Gold, Silver, Precious Metals Miners ETFs Climb | ETF Trends

Gold and gold miner ETFs are shining through the murky markets as traders turned to the safe haven in response to the weak U.S. payroll data and weakening global economic outlook.

Among the best performing ETFs of Friday, the ETFMG Junior Silver Miners ETF (NYSEArca: SILJ) advanced 2.5%, VanEck Vectors Gold Miners ETF (NYSEArca: GDXJ) rose 3.9%, Sprott Gold Miners ETF (NYSEArca: SGDM) added 2.5% and VanEck Gold Miners ETF (NYSEArca: GDX) gained 2.4%.

Meanwhile, the SPDR Gold Shares (NYSEArca: GLD) was up 1.0% as Comex gold futures rose 1.0% to $1,299.5 per ounce, and the  iShares Silver Trust (NYSEArca: SLV) was 2.1% higher as Comex silver futures increased 2.0% to $15.4 per ounce.

Traders turned to the gold markets after the Labor Department revealed U.S. job growth almost stalled in February with the economy adding only 20,000 jobs, , compared to expectations of non-farm payroll increase by 180,000 jobs.

“We saw a surprisingly weak non-farm jobs number that pressured the dollar and the U.S. stock markets, which in turn supported the rally in gold,” Jim Wyckoff, senior analyst at Kitco Metals, told CNBC. “Gold is going to be influenced by the dollar index.”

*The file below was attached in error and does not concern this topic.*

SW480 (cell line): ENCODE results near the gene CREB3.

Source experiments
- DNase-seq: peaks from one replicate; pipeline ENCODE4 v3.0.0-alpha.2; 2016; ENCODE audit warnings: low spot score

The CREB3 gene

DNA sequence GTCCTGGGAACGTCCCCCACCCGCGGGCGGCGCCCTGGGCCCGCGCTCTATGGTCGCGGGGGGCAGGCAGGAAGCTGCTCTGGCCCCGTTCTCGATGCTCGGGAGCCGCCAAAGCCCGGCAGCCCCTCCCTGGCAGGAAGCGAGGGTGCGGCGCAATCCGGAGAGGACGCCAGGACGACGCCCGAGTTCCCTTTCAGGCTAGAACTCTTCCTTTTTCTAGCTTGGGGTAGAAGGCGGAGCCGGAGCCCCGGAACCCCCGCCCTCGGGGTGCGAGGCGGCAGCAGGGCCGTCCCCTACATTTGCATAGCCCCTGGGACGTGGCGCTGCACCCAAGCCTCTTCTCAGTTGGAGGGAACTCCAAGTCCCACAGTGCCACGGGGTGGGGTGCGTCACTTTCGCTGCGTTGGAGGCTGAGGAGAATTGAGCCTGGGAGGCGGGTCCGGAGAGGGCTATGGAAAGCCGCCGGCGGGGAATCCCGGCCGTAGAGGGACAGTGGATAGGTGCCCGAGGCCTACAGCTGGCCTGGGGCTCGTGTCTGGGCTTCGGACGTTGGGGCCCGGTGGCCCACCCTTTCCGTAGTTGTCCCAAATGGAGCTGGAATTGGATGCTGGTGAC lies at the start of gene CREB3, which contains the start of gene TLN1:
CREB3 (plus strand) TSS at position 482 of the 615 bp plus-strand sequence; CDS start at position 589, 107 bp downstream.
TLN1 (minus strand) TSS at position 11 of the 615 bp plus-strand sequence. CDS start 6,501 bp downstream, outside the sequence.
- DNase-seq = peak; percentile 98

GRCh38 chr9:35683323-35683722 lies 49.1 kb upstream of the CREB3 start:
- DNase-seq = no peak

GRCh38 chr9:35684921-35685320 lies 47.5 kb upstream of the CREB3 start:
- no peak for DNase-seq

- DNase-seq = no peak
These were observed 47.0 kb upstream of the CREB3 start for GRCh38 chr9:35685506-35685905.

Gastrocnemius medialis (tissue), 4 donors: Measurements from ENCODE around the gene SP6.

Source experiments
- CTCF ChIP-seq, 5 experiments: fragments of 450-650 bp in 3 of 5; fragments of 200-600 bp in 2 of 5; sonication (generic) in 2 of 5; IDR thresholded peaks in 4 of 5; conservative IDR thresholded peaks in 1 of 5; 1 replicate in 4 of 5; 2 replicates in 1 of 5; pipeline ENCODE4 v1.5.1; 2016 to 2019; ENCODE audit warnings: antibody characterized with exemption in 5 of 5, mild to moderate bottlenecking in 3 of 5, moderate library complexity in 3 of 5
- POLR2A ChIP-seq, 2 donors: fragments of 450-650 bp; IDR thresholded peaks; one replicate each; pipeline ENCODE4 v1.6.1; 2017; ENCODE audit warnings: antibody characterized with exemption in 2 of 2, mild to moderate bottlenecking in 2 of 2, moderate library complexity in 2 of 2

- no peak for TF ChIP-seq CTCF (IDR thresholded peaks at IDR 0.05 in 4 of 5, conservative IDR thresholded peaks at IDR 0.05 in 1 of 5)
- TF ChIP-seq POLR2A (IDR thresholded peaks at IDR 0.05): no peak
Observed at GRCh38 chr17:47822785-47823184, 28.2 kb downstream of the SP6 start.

The U.S. Dollar Index, which tracks the USD’s moves against a basket of widely observed global currencies, dipped 0.3% to 97.3. Gold prices have exhibited an inverse correlation to the U.S. dollar, so gold would typically rise when the dollar weakens.

“Growth in the U.S. is going to slow as the country has reached full employment and productivity is very high so there isn’t much space for growth … And we’re coming to an end of the Federal Reserve’s rate cycle, which should weaken the dollar further,” Natixis analyst Bernard Dahdah told CNBC.

The lower U.S. jobs number also supported the Federal Reserve’s more dovish stance toward interest rate hikes this year. Wyckoff, though, argued that the Fed will likely pay more attention if more weak economic data comes in over the months ahead.

“I don’t think this particular report alone will alter the Fed’s monetary policy,” Wyckoff added. “If we get a string of weak numbers next couple of months, then that’s a different story, but right now that 20,000 rise in non-farm is an anomaly.”

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